KERRI ARSENAULT: I mean the biggest thing you can do is vote for people who want you to live. I mean really it boils down to legislation, and so be involved with voting and be involved with your community, whatever that means, and if it means being an activist, that’s fine, but if you can’t be an activist, go to your town meetings. If you can’t go to your town meetings, vote. It just depends on what you … In my town, a lot of people don’t have time. Imagine them trying to do what I did over 10 years, and I didn’t even find “the truth,” so who has time for that? So, that’s my suggestion: vote.

ANNA CLARK: Vote for people who want you to live, I think that is great advice. 

KERRI ARSENAULT: I mean it’s so basic, but it’s so true. I don’t really know, from my point of view, I’m hoping to learn something from Catherine.

CATHERINE COLEMAN FLOWERS: Well, I think, first of all, I had the opportunity this past summer to work with the Biden-Sanders Unity Task Force and help to develop some of the policies that are a part of this current administration. And one of the persons who advised us and served on that task force was Conor Lamb, who represents that part of Pennsylvania. I think it’s very important that as we build back better, that we have to have a just transition so that people can transition from these so-called “killer jobs” to the type of jobs that will help us develop a green economy based on when we have renewable energy, and we can also become more resilient because we’re going to have to be. 

In my community, recently, we just had a slew of tornadoes, I mean it was so many tornadoes, on Wednesday of this past week, that one time I thought that they were relooping the same information over and over again on the local channel about the weather because one area was hit with about 10 tornadoes. I mean this is the impact of climate change. And for homes to be able to withstand that, you can’t build homes the way they used to be built. You can’t throw up a house overnight and expect it to withstand those winds or those onslaughts. It’s one thing if it’s one tornado coming through that’s an EF4 tornado, but if you got 10 tornadoes going through, there’s a possibility that most homes may not be able to stand up as they’re currently constructed.

So, there’s going to be lots of possibilities as we transition, and we’re going to have to transition. If we don’t transition, that’s multiple problems because of all of what we’re describing: what happened in Flint, what is happening in areas throughout the U.S. Cancer Alley, where I mention quite a bit, that is located in Louisiana, I mean they not only have to contend with the fact that they’ve been poisoned by air pollution, potentially water pollution from those factories in their area, but they have to worry about storms coming off the Gulf of Mexico, and we’re going to go from tornadoes to hurricanes in this region.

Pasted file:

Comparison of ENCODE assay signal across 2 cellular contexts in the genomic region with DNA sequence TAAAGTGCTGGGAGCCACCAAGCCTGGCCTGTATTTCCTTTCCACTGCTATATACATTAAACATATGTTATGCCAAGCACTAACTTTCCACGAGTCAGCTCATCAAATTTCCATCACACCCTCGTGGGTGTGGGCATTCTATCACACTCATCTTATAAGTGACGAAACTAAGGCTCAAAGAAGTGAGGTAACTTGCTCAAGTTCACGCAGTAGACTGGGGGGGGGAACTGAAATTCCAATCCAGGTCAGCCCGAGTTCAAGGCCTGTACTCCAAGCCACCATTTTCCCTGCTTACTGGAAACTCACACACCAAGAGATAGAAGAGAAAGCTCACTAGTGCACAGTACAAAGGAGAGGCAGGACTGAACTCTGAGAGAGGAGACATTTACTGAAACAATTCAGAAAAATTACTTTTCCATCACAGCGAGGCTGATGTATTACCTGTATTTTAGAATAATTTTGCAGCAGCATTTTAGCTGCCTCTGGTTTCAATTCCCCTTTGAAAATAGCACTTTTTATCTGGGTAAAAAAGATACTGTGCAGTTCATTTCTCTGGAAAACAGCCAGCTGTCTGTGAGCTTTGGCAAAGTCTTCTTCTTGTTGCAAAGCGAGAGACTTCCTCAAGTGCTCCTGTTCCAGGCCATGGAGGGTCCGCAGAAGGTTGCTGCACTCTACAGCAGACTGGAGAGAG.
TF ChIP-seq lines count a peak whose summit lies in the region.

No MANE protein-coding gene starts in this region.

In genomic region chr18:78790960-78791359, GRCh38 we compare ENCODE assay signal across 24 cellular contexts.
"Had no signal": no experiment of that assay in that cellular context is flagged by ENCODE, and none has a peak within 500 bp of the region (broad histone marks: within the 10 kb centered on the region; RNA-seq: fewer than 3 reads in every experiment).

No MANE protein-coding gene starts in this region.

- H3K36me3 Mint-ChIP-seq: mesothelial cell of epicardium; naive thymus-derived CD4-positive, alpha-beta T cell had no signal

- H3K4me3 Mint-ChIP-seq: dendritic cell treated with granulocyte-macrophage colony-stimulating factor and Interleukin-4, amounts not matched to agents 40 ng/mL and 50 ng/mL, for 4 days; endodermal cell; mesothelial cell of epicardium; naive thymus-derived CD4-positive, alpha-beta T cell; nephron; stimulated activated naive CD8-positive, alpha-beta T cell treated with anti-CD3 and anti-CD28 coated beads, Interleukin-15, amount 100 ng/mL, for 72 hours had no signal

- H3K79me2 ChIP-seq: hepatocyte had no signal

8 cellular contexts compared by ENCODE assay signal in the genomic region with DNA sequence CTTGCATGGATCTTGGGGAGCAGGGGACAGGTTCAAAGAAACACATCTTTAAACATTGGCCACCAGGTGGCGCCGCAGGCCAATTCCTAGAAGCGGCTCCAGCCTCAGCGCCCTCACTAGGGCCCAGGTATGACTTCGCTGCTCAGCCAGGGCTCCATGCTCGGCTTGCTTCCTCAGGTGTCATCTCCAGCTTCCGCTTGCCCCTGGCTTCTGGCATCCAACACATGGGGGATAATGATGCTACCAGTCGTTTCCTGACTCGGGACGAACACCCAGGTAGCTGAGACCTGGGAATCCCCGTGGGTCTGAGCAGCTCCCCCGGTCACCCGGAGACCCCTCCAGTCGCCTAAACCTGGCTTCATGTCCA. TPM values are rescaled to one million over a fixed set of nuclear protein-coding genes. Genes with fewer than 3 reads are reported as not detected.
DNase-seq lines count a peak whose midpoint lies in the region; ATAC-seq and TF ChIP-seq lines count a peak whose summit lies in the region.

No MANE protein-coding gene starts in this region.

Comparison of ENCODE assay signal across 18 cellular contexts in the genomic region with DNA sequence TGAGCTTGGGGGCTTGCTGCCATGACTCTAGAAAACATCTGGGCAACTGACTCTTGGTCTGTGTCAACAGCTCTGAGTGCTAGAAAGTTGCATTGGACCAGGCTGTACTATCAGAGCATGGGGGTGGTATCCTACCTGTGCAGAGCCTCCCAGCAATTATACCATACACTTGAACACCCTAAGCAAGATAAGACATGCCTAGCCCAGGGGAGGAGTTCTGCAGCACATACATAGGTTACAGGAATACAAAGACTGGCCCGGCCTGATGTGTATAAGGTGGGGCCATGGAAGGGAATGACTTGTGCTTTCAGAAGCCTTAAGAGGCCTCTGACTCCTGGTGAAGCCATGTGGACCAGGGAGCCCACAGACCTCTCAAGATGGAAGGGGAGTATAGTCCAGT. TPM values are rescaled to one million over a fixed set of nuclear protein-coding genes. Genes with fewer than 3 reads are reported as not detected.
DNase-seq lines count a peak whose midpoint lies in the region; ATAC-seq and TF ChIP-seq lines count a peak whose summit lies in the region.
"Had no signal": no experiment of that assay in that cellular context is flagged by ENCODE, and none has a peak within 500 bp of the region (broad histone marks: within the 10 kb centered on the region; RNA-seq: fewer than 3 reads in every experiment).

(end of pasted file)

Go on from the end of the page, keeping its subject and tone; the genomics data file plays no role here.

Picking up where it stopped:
So, we have to develop ways in which to have a just economy, and I agree with Kerri, we have to vote, that’s going to be the key. We’ve got to vote. If you don’t do anything else, you got to turn out and vote. We also have to be visionaries. I think a lot of the solutions are going to have to come from people in the grassroots, not the politicians. A lot of them are too busy being influenced by the money that comes from the lobbies who represent certain industries that are going to not be the status quo in the future, but they’re trying to remain the status quo. So, it’s very important for us to encourage that type of ingenuity that’s necessary to move us past where we are right now. 

ANNA CLARK: Go ahead. 

KERRI ARSENAULT: I was just saying I want to tack onto that too, and I think what we’re all saying is not be silent in some way, and I address that a lot, and I know all our books do in some way. We think that freedom of speech is a cornerstone of our country, but it doesn’t take much research to see that keeping people silent has also been a cornerstone, and that’s one thing that we need to do is be able to speak out and speak up, and if a critical mass does it, by voting or by whatever means, that’s really going to be powerful, too. 

ANNA CLARK: I love what both of you are saying. I love that idea of putting the spotlight on the need to bring a new kind of ingeniousness and vision to how we do infrastructure, how we create the built environment to reconcile with the realities of what we’re facing and the urgency of climate change, as well as long-simmering needs. And I also appreciate, Kerri, what you’re saying as well, about how we need to make ourselves visible one way or another. Another suggestion that came in through the Q&A that I’ll just pass on is another participant, they suggest getting involved with organizations, like the Sierra Club, and activists fighting the MVP pipeline. There are also tree sitters in Bent Mountain that need supplies. So, just throwing that out there, based on one of our participants. Feel free, others, to add your questions and suggestions in the Q&A too, I’ll try to work them in. 

One thing I want to put out there too, just based on the story of Flint. It was an unusual story in that the people in the community did not have the power of their local democracy when the key events of this water crisis were happening, which is very integral to the story and how things played out. In Michigan, we have a very expansive emergency management law designed for an administrator to be dispatched by the state to a distressed city or school district, and they take on authority that a mayor or a city council would have, and actually additional powers besides it, no elected official has. And the theory is you need to bring an outsider with no political ties or reelection considerations to make the hard decisions to get the community back on their feet, etc. But, of course, the problem is—there’s a number of problems—but one is that there’s zero accountability when they make bad decisions.